Extra shove? Nah, Wentz says he was playing through the whistle


Dontae Johnson seemed a little surprised. 

In the second quarter on Sunday night, the 49ers cornerback lined up across from Carson Wentz, who was out wide as Jalen Hurts took a snap in shotgun. 

On the play, Wentz blocked Johnson as the run went to the other side of the field. After several seconds of blocking, as Johnson slowly walked toward Wentz, Wentz gave him an extra little shove. 

Johnson threw up his hands as if to say, “Hey, I wasn’t hitting the quarterback.” 

On Wednesday I had a chance to ask Wentz two questions: 

1. What is your mindset on those plays? 

2. What was that extra little shove? 

“Every time I’m asked to do something different out there,” Wentz said on Wednesday. “I never knew if the ball was coming my way so I was going to give it my all and block my tail off on that one. 

“As far as an extra shove, there was no whistle. So I was just blocking to the whistle. That’s what you’re coached to do ever since you’re in little kid football. Play to the whistle and that’s what I was doing.”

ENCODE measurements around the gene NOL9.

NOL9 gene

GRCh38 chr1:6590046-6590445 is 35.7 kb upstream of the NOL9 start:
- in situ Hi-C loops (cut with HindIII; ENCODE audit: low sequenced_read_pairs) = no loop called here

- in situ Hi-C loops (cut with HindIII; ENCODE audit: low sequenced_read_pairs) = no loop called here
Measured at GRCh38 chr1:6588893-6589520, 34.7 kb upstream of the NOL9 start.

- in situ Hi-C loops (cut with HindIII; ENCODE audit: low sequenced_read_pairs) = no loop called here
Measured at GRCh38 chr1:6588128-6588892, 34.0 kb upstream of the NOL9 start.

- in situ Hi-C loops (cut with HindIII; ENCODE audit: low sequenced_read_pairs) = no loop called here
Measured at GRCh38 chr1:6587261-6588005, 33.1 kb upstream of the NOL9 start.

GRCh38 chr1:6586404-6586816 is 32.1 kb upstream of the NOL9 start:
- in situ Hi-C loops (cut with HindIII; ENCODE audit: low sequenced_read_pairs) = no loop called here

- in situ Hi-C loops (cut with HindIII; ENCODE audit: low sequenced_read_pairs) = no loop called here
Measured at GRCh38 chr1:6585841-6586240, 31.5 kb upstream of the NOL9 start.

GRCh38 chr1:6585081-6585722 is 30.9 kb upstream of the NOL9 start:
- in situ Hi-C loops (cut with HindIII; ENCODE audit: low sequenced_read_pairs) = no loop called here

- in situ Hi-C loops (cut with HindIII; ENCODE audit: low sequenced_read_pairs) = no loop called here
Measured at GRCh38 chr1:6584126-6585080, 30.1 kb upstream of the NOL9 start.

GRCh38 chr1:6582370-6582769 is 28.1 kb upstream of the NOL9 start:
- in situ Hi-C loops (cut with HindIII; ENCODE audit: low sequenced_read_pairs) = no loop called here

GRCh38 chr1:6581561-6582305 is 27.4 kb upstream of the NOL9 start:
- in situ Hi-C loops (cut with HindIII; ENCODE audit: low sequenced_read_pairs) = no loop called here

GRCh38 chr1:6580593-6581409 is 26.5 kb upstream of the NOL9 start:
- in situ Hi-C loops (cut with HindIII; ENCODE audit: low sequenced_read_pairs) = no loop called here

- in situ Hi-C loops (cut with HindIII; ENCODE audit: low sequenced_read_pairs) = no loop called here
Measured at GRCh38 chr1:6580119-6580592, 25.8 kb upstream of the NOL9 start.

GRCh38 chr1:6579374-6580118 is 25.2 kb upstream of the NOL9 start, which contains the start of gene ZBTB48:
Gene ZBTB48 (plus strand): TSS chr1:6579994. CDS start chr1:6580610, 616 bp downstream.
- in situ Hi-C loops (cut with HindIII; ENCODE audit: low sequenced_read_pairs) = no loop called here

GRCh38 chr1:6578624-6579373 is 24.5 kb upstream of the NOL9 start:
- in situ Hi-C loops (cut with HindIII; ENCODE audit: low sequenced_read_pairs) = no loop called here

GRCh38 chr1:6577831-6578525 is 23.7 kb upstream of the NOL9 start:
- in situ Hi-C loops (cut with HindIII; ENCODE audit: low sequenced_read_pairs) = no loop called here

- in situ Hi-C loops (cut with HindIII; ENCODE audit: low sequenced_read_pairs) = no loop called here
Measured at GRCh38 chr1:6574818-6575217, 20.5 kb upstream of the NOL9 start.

That was Wentz’s sixth time this season lining up as a wide receiver. He has done it three times in each of the last two weeks. 

Wentz is 6-foot-5, 250 pounds and on this play he was blocking a 200-pound corner. Sometimes in situations where a team puts their quarterback elsewhere on the field, opposing defenses will opportunistically try to hit them. 


But on this play, Wentz was the more physical player. And he’s right … the whistle hadn’t blown as Miles Sanders scampered the other way for nine yards.